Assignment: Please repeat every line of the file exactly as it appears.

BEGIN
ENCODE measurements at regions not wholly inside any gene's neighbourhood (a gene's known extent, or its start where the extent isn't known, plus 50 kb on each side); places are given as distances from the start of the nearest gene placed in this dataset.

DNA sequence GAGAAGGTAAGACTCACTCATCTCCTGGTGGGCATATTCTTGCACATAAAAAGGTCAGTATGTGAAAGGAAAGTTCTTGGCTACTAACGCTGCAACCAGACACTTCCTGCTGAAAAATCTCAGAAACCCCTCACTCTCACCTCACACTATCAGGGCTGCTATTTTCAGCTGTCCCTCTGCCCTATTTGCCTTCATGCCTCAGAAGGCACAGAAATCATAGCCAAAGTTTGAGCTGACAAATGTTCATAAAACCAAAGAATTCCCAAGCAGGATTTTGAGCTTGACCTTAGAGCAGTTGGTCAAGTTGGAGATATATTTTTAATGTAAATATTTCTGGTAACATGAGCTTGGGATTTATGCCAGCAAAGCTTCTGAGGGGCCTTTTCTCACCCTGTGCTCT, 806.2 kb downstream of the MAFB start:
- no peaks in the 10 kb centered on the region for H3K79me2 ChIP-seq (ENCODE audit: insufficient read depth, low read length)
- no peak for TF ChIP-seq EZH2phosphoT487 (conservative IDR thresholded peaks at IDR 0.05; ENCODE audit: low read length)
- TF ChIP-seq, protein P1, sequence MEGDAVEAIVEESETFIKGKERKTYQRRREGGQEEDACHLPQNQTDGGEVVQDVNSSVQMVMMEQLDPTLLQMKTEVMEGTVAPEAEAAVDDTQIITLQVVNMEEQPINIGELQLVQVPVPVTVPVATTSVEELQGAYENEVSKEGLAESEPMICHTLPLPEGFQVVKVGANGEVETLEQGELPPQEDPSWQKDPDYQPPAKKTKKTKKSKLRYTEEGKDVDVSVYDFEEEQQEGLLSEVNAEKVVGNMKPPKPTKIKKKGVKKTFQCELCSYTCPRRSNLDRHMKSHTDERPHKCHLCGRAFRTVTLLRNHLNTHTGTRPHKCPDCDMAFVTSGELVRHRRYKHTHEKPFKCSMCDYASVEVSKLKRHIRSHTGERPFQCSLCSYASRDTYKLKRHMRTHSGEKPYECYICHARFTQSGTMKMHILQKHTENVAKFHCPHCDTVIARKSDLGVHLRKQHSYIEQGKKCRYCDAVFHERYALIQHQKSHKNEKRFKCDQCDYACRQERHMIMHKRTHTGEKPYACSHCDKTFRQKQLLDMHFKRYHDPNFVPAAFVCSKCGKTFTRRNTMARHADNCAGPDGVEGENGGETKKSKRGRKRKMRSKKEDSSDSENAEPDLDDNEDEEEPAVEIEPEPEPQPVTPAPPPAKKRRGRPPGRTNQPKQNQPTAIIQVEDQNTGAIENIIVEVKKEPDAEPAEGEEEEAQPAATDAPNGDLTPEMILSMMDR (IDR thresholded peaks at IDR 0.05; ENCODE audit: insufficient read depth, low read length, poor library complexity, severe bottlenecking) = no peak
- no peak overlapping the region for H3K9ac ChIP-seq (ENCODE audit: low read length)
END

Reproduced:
ENCODE measurements at regions not wholly inside any gene's neighbourhood (a gene's known extent, or its start where the extent isn't known, plus 50 kb on each side); places are given as distances from the start of the nearest gene placed in this dataset.

DNA sequence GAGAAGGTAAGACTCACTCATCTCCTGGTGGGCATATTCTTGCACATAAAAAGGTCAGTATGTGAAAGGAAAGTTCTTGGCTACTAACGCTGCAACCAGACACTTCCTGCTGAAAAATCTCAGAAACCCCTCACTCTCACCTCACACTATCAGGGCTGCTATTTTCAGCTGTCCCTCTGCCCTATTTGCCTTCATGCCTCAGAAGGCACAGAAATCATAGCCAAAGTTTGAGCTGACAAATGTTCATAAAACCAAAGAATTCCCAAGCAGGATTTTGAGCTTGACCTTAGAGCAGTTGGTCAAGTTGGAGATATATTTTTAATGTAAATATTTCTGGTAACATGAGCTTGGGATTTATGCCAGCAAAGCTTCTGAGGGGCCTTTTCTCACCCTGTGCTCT, 806.2 kb downstream of the MAFB start:
- no peaks in the 10 kb centered on the region for H3K79me2 ChIP-seq (ENCODE audit: insufficient read depth, low read length)
- no peak for TF ChIP-seq EZH2phosphoT487 (conservative IDR thresholded peaks at IDR 0.05; ENCODE audit: low read length)
- TF ChIP-seq, protein P1, sequence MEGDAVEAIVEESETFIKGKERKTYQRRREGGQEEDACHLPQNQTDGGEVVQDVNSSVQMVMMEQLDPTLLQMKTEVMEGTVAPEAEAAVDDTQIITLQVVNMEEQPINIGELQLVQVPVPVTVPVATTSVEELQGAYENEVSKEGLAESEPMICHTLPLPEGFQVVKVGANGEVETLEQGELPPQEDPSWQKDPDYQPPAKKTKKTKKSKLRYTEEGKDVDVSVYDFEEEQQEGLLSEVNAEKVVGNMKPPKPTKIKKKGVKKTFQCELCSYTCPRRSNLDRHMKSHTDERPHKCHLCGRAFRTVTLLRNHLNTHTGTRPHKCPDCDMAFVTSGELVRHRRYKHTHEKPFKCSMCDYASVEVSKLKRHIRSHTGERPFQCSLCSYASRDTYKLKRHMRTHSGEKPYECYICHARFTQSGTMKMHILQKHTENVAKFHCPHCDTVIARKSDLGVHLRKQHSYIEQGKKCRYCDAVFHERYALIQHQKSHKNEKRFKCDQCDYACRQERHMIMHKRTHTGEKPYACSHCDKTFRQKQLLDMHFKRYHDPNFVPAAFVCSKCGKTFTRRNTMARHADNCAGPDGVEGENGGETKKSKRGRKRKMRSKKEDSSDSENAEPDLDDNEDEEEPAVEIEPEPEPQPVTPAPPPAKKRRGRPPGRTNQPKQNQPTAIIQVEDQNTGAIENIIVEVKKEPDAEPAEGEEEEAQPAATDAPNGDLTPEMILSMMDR (IDR thresholded peaks at IDR 0.05; ENCODE audit: insufficient read depth, low read length, poor library complexity, severe bottlenecking) = no peak
- no peak overlapping the region for H3K9ac ChIP-seq (ENCODE audit: low read length)